My picks for CHS Athletes of the Year are Shroy, McFarren
With school-sponsored sports over until late August, it’s time to render my opinion on the top athletes at Carson High School.
On the boys’ side, my top choice is track and cross country standout Richard Shroy, who pulled off a nice double at this year’s state meet. Shroy won the 1,600- and 3,200-meter races. Shroy defended his 3,200-meter title he won as a junior. He also had an outstanding fall, winning the state cross country individual title and leading the Senators to the state team title.
My second pick would be three-sport star Nick Schlager, who won the state 135-pound wrestling championship and placed seventh individually at the state cross country championship which helped Carson to the team title. Schlager also ran track. A distance specialist, he was on the Senators’ 1,600-meter relay squad which made it to the state finals.
My third pick would be three-sport standout Luke Carter, who was the Defensive Player of the Year, and led the Senators with 116 tackles from his linebacking position and also saw significant action on the offensive side of the ball. Carson won the Sierra League football title and finished with a 9-3 overall record. Carter made it to the state wrestling tournament, but didn’t place. He did reach the state finals in the 300 hurdles.
Honorable mentions would go to wrestler/football player Junior Valladares, wrestler/football player Justin Barlow and football/basketball player Josh Peacock.
On the girls’ side, I would go with Katie McFarren, who finished second in the state cross country race, helping the Senators win the team title by a wide margin. She also reached the 1,600-meter track finals, finishing seventh in the state.
My second choice would be Whitney Nash, who finished 18th in the regional golf tournament and was an All-Sierra League basketball player. She set the school record for 50 3-point field goals and she shot 81 percent from the free throw line.
My last choice would be swimmer Jamie Showalter, who took fourth place at this year’s state meet in the 200 free. She was dominant the entire season.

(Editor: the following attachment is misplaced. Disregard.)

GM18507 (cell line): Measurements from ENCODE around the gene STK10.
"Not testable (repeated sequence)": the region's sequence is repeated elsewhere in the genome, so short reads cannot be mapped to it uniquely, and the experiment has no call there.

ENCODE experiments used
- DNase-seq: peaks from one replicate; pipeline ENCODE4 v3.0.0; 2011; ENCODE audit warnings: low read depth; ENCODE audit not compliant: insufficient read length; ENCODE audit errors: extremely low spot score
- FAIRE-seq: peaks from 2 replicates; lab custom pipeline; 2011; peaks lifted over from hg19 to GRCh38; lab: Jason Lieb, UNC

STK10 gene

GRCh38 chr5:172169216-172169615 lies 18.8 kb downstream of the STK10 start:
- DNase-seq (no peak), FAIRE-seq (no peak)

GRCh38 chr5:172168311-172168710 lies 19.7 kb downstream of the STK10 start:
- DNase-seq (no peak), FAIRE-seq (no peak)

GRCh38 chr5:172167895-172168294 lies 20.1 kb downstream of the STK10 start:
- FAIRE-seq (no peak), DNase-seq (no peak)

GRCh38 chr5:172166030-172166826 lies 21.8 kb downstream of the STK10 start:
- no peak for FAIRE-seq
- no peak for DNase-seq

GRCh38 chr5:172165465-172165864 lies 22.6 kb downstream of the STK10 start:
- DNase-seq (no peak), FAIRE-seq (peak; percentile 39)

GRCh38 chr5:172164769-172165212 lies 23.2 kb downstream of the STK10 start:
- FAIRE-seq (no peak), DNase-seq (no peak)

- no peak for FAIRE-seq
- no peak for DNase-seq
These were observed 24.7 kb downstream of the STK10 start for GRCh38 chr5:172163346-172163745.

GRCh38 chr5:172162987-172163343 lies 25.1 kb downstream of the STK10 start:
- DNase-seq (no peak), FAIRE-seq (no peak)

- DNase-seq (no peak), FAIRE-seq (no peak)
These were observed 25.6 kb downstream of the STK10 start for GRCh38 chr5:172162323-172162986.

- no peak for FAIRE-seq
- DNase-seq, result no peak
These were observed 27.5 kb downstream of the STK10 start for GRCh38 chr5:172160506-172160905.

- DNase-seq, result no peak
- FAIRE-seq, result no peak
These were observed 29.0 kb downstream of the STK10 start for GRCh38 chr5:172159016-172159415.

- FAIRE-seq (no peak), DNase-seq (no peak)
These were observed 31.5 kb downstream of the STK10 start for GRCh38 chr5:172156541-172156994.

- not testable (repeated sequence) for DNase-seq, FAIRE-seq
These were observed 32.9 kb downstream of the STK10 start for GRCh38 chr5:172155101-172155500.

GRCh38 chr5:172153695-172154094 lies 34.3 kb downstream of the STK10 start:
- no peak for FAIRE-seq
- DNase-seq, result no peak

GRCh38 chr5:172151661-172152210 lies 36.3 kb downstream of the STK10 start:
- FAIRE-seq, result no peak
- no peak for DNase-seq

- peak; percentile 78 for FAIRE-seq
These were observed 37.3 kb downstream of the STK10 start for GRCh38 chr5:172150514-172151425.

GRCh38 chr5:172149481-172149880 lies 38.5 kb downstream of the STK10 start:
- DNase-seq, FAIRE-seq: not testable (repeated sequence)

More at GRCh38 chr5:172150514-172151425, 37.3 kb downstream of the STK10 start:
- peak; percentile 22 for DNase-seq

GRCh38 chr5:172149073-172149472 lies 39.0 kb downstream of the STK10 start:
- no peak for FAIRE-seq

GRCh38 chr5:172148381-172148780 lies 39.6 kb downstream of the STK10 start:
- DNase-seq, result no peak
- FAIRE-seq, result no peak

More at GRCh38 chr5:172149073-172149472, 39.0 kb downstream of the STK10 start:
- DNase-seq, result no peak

Is Roger Goodell getting soft?
I applauded the NFL commissioner when he lowered the boom on Pittsbugh’s bad boy Ben Roethlisberger for his off-the-field behavior and suspended him for six weeks.
I then scratched my head earlier this week when he said it was OK for Roethlisberger to return to work out with the Steelers.
What’s up with that? If he’s suspended that means he’s suspended. That means no contact with the team until the seventh week of the regular season. Maybe then and only then will players realize how much their off-field behavior can screw up a team, especially if they play a critical position like quarterback.
Roethlisberger screwed up for the third time in his young career. The first time was the motorcycle accident, the second was the incident a couple years ago at the celebrity golf tournament at Lake Tahoe and then this year’s incident when he was accused of sexual battery against a college student.
There is talk that the suspension could be lessened to four games if Goodell feels that Roethlisberger has turned things around.
How is the commissioner really going to know? I don’t think Roethlisberger is stupid enough to repeat the same mistake so quick after getting cleared from this off-season’s incident, but I guess you never know.
All I know is that Roethlisberger’s actions have put a black eye on a pretty classy organization. If I were the Steelers, I’d be looking to get rid of him, the sooner the better.
I’m not a big NBA fan, though I admit to jumping on the Sacramento Kings’ bandwagon the three years I lived in Sacramento prior to coming to Nevada.
Give me a good NCAA regular-season game anytime, and I think the NCAA tournament is far more exciting than the NBA playoffs.
I did turn on Game 5 of the Western Conference series between the Lakers and Phoenix on Thursday, and what I saw in the final minute of the game was idiotic.
The Lakers’ Ron Artest cast up a 3-point shot with about 50 seconds to go and the Lakers up by three. Artest got the offensive rebound and immediately cast up another 3-pointer which clanked off the rim. The right play was to pull the back out and run some clock, which would have forced the Suns to foul quickly and hope the Lakers failed at the line.
Craig Sager, he of the loud suits on the TNT telecasts, quizzed Artest after the game about his decision. Artest started to spew some nonsense about being a 40-percent 3-point shooter. Maybe he was at one time, but I don’t care if you are Kobe Bryant in that situation, you have to back the ball out. It would have been the smart way to play the game. Artest did redeem himself with the follow-up shot that won the game, but he easily could have been the goat.